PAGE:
The European decision to end sales of combustion vehicles by 2035 is confirmed

The European Parliament’s decision to end the sales of new, carbon-emitting combustion vehicles by 2035 has been confirmed. 


Back at the end of May, the European Parliament voted to end the sales of new combustion vehicles by 2035, and that decision has now been confirmed. 

The confirmation was required because of an attempt by some countries to push forward an amendment to the legislation that would delay the end of combustion sales to 2040 in favour of a more gradual approach. 

Italy was included in those who wished for the delay to 2040 instead of 2035, as it looked to protect its major manufacturers such as Ferrari.

However, that amendment has been rejected by European lawmakers, who instead are pushing on with the 2035 end date for the sales of carbon-emitting vehicles. 

On the other hand, partly in consideration of the lack of infrastructure yet in place for electric vehicles, countries such as Germany have asked for exceptions to be granted for internal combustion engines that run on synthetic - not fossil - fuels. These synthetic fuels would also be zero-emission, and could also be used in older vehicles with necessary modifications made to the engine to accommodate the new fuel.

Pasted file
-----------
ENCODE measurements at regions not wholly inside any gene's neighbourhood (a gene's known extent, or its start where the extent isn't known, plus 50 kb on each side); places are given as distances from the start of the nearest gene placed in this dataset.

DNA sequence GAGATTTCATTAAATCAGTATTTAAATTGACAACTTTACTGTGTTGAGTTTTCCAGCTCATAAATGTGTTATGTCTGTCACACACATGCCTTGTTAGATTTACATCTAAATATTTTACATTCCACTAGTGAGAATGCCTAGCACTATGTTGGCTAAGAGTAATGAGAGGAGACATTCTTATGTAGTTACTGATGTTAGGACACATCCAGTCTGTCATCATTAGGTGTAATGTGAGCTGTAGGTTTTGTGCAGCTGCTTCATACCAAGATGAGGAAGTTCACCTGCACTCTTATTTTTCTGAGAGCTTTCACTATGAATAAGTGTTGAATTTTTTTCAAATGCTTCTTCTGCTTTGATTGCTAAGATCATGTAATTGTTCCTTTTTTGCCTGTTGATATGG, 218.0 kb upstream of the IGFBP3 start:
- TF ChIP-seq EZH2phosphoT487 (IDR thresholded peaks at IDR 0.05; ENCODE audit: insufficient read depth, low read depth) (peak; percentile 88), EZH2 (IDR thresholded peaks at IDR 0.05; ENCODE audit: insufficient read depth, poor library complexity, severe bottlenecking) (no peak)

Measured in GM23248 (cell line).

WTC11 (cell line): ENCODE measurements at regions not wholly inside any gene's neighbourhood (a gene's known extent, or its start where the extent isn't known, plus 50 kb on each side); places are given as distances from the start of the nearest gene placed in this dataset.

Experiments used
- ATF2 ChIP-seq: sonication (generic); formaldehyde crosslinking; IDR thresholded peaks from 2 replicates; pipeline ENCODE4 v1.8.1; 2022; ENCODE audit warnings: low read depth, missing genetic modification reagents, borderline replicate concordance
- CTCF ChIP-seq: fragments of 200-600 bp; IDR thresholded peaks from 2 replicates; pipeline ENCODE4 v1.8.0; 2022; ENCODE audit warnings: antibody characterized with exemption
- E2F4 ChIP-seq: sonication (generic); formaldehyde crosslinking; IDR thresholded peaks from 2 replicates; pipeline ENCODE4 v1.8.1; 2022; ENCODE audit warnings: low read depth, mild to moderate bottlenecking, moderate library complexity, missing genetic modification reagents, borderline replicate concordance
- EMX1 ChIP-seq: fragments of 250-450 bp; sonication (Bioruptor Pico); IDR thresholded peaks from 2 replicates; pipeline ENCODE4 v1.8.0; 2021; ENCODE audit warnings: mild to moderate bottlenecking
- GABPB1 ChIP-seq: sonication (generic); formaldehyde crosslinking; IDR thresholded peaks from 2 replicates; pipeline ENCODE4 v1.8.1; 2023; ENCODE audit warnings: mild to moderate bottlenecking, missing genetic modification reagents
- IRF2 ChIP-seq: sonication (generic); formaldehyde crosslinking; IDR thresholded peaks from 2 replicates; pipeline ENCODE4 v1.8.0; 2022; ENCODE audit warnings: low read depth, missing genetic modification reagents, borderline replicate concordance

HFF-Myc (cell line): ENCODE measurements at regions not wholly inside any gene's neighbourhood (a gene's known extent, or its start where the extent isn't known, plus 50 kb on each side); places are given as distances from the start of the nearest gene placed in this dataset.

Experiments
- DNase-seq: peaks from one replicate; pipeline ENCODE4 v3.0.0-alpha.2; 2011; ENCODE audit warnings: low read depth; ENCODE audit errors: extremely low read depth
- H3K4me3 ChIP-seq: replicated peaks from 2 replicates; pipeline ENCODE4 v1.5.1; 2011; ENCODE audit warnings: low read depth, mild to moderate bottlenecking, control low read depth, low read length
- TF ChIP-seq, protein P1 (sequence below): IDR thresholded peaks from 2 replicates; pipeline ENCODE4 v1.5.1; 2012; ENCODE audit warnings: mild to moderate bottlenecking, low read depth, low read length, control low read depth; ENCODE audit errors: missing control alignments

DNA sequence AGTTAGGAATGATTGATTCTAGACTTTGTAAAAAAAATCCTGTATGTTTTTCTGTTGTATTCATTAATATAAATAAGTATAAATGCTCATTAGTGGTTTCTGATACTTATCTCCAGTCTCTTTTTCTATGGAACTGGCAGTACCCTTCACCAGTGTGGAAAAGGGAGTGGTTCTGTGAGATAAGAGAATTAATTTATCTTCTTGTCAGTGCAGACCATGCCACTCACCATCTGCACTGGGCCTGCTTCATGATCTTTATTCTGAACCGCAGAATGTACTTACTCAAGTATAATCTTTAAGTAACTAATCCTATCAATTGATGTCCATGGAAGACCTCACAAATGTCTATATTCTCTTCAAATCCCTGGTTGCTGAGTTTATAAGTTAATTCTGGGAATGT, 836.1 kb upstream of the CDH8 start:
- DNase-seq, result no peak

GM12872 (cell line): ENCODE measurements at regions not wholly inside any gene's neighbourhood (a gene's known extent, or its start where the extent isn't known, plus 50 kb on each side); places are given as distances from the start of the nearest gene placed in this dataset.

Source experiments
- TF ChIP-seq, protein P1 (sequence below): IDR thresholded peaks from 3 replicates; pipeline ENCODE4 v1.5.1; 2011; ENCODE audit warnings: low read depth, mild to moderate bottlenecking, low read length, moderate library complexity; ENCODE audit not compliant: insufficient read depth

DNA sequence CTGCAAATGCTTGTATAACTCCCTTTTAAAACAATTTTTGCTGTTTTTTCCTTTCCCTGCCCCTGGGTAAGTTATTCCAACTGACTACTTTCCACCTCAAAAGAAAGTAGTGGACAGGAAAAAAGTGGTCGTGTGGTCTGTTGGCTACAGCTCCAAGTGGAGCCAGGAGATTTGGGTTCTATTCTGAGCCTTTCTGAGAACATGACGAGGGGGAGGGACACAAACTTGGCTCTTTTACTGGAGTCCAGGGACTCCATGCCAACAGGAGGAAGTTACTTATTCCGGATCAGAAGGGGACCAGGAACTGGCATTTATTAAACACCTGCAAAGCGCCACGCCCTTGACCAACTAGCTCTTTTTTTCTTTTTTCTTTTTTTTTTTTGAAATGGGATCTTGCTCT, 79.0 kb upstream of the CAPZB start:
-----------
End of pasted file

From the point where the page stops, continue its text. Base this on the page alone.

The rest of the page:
By 2026, Formula One is expected to be using fully synthetic fuels, meaning the cars themselves would not produce emissions while on-track. Similarly, MotoGP is planning to race with fuels which are 40%-synthetic by 2024, and fully synthetic by 2027 in its own efforts to be carbon-neutral. 

For racing, the possibility is certainly there for synthetic fuels, but whether they would be a practical solution for widespread use in production and commercial vehicles is a question which requires more development of the technology to be able to answer. 

For commercial vehicles especially, where travel distances can be too long for electric vehicles, synthetics are an appealing option. However, if regulations do not permit their use then their development will fail, and they will become lost. 

With that in mind, it will be important to see the response of the European lawmakers to the request for synthetics by Germany.

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